“Once she recovers?” The man had a smirk in his voice. “That’s highly optimistic considering her current state, Miriam.”

The woman didn’t respond, or if she did, Lena couldn’t focus on it over the feeling of hands prodding her abdomen. Of being moved without much regard and cloth tightening around her torso. Pain spiked with the act, drawing a deep groan of protest.

“You’ll wake fully soon,” the woman—Miriam—explained. “Silas is an excellent Healer but he doesn’t understand that not all medicinal treatment is effective with all enlightened.”

Bandages finished, the Healer settled her back into a stiff mattress; and once still, the pain eased once again into comforting numbness. “W-wh-” she coughed, the dryness in her throat aggravated by her attempt to speak.

“You’re in Newhaven. Your clan’s Inn.” Miriam said.

It took an immense amount of effort, but Lena cracked open one eye. The room was dimly lit and her sight was blurry, but she could faintly recognize the rows of cots and the plain stone walls of the underground dormitory. Not comfortable, not yet home, but familiar.

“You were stabbed, do you remember?”

Lena tried to cough away the dryness in her throat. She wanted to laugh but couldn’t. It turned into a harsher coughing fit, then a wheeze, as the strain pierced daggers into her chest. Even then, she groggily tried to glare at the woman as if to let her know how foolish the question was. Did she remember? If only she could make herself forget.

“Easy,” Miriam scolded.

After a moment she felt the rim of a cup touch her lips and accepted a small drink of water, thanking every single one of the Twins individually that it wasn’t tea. Though perhaps that was by design. Just one sip was enough to make her stomach churn. She tried to push down the nausea but it continued to build, her breath quickening as she tried to fight back the urge to retch. It must have shown on her face, because Miriam wasted no time helping her turn on her side and pulled a bucket closer in the nick of time. The water came back up, then bile, until there was nothing left to expel. Dry heaves reignited the pain of her wounds. Once they finally ceased, Lena whimpered, slumped over the age of her cot, unable to find the strength to right herself. After a moment, Miriam once again helped settle the wounded assassin onto her back. When the woman touched her forehead, Lena hissed in protest; the touch was ice cold against her skin.

“This fever is as stubborn as you, girl,” the Healer grumbled.

Lena felt as though her body had forgotten how to naturally function. Each bid for air was a struggle. Words were self-inflicted torture, but she forced herself to speak anyway. “How… How… Long have I been here?”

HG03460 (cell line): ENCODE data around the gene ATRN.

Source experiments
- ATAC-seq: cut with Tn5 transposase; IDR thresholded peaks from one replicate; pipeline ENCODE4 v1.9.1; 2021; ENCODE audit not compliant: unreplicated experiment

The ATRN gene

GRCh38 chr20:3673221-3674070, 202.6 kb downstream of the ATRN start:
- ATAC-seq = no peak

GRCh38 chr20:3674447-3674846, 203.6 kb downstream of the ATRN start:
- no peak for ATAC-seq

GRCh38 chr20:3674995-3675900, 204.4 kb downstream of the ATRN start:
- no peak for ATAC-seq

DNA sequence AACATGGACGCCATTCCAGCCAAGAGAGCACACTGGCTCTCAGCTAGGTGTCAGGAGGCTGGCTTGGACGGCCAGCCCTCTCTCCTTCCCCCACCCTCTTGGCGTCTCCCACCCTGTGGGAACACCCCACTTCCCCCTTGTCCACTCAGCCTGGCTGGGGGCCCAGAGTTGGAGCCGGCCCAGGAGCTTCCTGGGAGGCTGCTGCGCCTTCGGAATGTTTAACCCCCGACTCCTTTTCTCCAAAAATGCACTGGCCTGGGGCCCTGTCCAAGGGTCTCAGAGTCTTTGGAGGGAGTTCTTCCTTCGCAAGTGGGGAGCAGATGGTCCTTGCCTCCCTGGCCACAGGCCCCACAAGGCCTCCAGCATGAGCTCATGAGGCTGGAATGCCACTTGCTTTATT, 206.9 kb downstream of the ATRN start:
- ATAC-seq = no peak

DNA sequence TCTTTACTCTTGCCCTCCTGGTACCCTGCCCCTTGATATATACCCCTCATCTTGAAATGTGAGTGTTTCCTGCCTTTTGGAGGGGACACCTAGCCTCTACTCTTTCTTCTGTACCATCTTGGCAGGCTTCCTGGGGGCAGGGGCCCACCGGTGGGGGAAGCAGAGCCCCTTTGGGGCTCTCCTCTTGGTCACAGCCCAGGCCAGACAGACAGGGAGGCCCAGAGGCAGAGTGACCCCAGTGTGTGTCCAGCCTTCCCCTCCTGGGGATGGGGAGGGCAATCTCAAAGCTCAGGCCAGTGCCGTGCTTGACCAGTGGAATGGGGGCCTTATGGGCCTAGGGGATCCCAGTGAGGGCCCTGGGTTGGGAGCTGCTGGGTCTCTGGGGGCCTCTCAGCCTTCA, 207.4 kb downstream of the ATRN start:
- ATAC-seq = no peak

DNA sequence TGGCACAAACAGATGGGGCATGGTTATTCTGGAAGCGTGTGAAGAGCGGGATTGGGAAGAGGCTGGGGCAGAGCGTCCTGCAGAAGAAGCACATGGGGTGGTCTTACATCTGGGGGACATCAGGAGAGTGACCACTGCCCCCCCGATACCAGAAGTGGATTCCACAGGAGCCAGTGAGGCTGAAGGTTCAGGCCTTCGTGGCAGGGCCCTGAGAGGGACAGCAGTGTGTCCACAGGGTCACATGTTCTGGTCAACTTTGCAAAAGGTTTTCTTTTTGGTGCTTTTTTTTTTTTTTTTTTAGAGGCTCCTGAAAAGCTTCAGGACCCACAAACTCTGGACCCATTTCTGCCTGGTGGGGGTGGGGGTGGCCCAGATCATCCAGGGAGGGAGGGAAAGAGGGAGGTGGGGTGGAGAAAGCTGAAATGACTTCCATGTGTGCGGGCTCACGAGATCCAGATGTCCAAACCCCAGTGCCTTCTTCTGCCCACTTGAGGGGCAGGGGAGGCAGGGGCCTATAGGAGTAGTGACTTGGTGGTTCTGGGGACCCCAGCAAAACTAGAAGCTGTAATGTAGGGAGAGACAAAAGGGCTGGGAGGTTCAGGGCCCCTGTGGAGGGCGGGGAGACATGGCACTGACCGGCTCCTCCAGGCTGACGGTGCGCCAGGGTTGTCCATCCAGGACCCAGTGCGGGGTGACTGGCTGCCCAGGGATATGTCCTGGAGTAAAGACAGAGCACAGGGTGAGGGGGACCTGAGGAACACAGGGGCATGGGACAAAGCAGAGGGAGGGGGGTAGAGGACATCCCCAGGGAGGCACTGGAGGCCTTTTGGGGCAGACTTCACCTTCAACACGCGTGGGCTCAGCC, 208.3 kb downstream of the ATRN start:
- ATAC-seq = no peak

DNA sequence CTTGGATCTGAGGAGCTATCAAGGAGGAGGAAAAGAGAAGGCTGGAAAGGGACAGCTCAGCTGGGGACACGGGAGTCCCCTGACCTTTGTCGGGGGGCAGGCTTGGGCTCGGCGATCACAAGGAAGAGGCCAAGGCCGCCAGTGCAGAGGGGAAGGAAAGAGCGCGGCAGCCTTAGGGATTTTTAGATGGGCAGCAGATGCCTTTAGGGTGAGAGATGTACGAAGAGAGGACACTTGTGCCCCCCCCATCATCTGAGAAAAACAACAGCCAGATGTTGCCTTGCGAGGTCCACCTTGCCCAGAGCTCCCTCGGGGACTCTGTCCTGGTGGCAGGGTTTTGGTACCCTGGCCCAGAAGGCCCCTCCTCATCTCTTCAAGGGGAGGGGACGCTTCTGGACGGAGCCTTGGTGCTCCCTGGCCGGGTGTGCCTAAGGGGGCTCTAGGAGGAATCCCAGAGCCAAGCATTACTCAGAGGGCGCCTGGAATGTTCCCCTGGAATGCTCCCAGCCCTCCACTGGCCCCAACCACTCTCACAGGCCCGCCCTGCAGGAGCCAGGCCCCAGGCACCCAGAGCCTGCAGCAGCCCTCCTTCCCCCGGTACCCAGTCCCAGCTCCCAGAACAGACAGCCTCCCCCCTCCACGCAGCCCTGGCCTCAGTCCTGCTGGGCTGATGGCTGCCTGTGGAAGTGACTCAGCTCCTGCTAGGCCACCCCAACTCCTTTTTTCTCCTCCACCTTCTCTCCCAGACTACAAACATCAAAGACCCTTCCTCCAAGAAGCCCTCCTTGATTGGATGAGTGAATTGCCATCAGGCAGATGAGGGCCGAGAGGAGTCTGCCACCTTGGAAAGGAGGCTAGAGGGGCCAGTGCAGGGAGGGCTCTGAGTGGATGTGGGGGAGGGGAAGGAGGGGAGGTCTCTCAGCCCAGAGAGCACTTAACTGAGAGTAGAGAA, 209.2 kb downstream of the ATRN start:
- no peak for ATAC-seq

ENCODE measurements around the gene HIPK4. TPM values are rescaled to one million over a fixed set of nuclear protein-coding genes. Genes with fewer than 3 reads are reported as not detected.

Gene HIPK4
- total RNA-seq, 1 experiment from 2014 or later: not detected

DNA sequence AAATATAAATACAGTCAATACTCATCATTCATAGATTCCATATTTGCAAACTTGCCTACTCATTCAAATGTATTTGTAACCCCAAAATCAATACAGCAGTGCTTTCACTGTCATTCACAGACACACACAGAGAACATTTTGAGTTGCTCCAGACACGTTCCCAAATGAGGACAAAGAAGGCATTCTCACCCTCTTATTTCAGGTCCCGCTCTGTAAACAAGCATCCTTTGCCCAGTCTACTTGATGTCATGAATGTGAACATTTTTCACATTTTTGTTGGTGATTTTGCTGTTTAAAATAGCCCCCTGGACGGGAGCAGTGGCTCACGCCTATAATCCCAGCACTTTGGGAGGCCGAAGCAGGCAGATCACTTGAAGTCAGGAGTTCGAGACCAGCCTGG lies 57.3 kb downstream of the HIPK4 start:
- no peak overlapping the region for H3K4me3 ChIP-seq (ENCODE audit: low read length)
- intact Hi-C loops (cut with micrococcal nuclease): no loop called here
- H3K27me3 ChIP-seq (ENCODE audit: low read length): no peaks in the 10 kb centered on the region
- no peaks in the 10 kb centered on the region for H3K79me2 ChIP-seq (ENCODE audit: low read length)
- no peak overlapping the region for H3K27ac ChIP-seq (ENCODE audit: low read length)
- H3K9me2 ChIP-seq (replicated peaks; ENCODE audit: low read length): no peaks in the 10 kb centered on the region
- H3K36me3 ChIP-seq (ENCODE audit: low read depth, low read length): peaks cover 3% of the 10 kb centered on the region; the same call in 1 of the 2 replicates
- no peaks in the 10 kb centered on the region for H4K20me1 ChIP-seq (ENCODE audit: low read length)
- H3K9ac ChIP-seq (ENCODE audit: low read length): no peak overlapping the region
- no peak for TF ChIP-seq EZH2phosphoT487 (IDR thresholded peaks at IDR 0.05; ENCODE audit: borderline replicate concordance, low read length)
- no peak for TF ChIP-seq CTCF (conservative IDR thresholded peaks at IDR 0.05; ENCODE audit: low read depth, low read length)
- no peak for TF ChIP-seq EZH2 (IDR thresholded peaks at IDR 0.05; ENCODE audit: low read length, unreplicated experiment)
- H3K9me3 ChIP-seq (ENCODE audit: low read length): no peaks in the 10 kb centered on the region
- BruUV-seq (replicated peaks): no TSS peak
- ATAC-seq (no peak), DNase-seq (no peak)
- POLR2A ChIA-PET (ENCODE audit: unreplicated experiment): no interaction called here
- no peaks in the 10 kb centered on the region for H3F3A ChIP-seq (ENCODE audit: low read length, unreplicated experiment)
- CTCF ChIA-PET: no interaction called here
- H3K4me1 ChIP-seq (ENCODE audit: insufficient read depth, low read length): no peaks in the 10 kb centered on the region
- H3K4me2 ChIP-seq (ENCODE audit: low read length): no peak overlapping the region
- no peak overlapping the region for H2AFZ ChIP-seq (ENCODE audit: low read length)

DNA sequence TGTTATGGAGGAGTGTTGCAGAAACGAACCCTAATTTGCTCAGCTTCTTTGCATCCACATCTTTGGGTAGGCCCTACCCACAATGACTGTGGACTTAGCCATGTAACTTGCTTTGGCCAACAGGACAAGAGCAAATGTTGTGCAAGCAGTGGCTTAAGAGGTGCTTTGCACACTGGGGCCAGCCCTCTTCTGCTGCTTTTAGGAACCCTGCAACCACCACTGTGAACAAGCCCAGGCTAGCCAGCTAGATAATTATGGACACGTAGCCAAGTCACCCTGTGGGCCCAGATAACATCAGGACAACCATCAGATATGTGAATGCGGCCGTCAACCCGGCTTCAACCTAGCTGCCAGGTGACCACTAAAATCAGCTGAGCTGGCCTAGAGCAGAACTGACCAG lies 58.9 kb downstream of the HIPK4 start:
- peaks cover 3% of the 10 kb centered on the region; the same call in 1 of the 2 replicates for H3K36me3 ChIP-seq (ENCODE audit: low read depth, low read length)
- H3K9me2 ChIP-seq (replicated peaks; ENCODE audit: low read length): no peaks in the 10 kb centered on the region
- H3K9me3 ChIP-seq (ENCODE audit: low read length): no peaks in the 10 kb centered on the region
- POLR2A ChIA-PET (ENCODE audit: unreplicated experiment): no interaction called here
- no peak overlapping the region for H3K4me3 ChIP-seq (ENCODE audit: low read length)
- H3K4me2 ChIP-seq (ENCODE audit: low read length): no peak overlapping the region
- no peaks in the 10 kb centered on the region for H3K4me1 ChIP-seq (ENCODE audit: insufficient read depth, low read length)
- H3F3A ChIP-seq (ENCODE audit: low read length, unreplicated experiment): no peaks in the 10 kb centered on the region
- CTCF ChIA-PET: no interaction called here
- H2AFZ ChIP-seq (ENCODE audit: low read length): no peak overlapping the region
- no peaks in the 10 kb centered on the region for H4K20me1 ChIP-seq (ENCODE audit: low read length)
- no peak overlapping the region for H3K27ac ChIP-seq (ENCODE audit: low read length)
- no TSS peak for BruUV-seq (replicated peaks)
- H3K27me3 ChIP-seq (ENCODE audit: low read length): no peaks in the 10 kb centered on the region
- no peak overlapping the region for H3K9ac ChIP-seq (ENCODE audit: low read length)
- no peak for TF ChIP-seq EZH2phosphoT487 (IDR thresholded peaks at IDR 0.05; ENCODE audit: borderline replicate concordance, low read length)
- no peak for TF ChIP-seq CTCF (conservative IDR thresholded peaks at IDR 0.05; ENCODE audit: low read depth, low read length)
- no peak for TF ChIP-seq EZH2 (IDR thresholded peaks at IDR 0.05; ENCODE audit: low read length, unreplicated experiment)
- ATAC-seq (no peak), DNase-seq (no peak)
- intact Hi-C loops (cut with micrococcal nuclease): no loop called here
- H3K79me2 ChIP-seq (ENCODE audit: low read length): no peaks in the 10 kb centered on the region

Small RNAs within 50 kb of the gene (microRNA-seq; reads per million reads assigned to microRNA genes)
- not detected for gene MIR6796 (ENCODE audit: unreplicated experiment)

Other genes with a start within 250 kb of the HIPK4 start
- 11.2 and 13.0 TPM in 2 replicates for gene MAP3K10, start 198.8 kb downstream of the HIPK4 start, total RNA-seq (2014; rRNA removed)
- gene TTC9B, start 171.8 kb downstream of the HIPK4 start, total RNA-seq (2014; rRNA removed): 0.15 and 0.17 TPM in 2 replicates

“It is currently the seventh day of Lithius. You arrived here on—”

“Inviditas,” she rasped.

A month. She’d lost an entire month.

Miriam hummed agreement and turned away to fetch something just out of Lena’s field of vision. The feeling of a soaked cloth placed on her forehead drew another hiss. It felt ice cold against her skin.

“I know it’s bothersome but we need to keep that on for now. It would also be helpful if you were to stay awake for a little while.”

Lena breathed through a more violent shiver. “If it’s been a month, how… Is the wound not healing?”

“It is healing, superficially it has healed, but you lost an astounding amount of blood on your journey here. Your body has been overworked just trying to sustain itself over the past few weeks. However, Silas made the astute observation that your enlightenment is causing the fever to persist. That’s why he called for me.”

Lena hummed, then coughed a lingering itch in the back of her throat. Miriam was one of the Healers who assessed her case in the time she spent in their camp. They hadn’t talked much then, but she remembered the woman being a constant presence.

“Are you a telepath?”

“Yes. Although my abilities manifest differently from yours.”

Again, the woman offered her water, this time holding the cup within her reach and silently encouraging her to take it. Lena stared at the cup, torn between the dryness still aggravating her throat, the heaviness in her limbs, and the knot in the pit of her stomach. In the end, she persuaded herself to move her arm, just enough to unsteadily reach for the cup.

“We’ll need you to keep some water down. Once your stomach is able to tolerate it, I’ll make you some tea. It should help subdue the fever.”

Lena grimaced, but cautiously brought the cup to her lips and took a small sip. The wave of nausea that followed wasn’t as sudden or intense as with the first attempt, and she could get through it and keep the water down.

“Good,” Miriam said. “Drink that slowly, don’t push yourself.”

Lena nodded, holding the cup in both hands. “Is Madeline still here? Do you know?”

Miriam raised an eyebrow, her expression almost mirroring Lena’s prior exasperation at a foolish question being voiced. The Healer stepped aside and casually nodded towards the bunk in the far corner of the dormitory, just out of reach of the dim candlelight. Of course. Lena shouldn’t be surprised she stayed.

“She hasn’t left this room, asked me to wake her up the moment you regained awareness, but I feel it’s best to wait until morning, wouldn’t you agree?”

“Yes. Of course.” Lena attempted another sip of water and forced a steadying breath as her stomach once again protested. “When do you think I’ll be able to go home?”

“Perhaps in the summer. Your fever needs to fully break and your body needs to regain strength before I would even consider it safe to make such a strenuous trip.”

“Summer is three months away.”

Miriam smiled, although it barely masked the unease in her eyes. Lena could tell she was trying to conceal, or at least sugarcoat, the severity of her condition. “I wouldn’t consider allowing you to travel until that fever breaks and you’re able to hold on to a proper meal, but we’ll see how you fare now that you’ve regained consciousness.”

Lena frowned, feeling an uncomfortable twist in her stomach as she stared at her half-empty cup of water. “Three months. That’s your estimate?”